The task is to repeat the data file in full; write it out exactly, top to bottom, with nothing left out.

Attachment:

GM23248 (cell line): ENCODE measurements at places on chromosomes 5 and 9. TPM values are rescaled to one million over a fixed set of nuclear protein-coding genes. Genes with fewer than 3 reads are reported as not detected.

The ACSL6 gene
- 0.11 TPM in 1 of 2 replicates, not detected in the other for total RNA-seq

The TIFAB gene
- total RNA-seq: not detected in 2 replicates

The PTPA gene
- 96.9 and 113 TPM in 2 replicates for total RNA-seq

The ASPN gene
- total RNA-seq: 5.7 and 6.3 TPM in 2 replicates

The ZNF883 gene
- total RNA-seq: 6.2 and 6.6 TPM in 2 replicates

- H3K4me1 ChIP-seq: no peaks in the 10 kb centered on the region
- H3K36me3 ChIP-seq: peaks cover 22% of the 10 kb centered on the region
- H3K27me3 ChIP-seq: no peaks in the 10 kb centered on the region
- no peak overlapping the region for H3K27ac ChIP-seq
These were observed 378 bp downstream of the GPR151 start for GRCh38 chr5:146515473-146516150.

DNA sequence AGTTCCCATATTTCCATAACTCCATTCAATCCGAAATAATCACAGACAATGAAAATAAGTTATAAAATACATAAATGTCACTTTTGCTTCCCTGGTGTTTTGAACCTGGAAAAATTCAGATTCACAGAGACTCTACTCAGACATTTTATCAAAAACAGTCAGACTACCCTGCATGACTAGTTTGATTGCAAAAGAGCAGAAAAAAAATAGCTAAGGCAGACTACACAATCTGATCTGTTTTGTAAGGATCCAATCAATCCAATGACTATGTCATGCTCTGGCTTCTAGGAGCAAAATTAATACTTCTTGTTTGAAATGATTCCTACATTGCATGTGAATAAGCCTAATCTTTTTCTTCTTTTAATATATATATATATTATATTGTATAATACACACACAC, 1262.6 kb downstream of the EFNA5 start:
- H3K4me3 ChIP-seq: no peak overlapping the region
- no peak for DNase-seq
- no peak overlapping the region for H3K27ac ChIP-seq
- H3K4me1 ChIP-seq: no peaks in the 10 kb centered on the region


GM23248 (cell line): ENCODE measurements at places on chromosomes 5 and 9. TPM values are rescaled to one million over a fixed set of nuclear protein-coding genes. Genes with fewer than 3 reads are reported as not detected.

The ACSL6 gene
- 0.11 TPM in 1 of 2 replicates, not detected in the other for total RNA-seq

The TIFAB gene
- total RNA-seq: not detected in 2 replicates

The PTPA gene
- 96.9 and 113 TPM in 2 replicates for total RNA-seq

The ASPN gene
- total RNA-seq: 5.7 and 6.3 TPM in 2 replicates

The ZNF883 gene
- total RNA-seq: 6.2 and 6.6 TPM in 2 replicates

- H3K4me1 ChIP-seq: no peaks in the 10 kb centered on the region
- H3K36me3 ChIP-seq: peaks cover 22% of the 10 kb centered on the region
- H3K27me3 ChIP-seq: no peaks in the 10 kb centered on the region
- no peak overlapping the region for H3K27ac ChIP-seq
These were observed 378 bp downstream of the GPR151 start for GRCh38 chr5:146515473-146516150.

DNA sequence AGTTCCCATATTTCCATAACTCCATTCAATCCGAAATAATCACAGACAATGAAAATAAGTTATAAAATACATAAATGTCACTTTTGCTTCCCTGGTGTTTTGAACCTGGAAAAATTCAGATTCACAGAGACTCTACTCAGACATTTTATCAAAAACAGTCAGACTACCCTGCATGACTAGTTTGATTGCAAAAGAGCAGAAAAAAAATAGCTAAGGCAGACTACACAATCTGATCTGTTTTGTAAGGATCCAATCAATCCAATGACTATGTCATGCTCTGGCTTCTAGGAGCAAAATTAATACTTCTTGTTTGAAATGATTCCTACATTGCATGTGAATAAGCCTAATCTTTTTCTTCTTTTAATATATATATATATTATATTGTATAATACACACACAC, 1262.6 kb downstream of the EFNA5 start:
- H3K4me3 ChIP-seq: no peak overlapping the region
- no peak for DNase-seq
- no peak overlapping the region for H3K27ac ChIP-seq
- H3K4me1 ChIP-seq: no peaks in the 10 kb centered on the region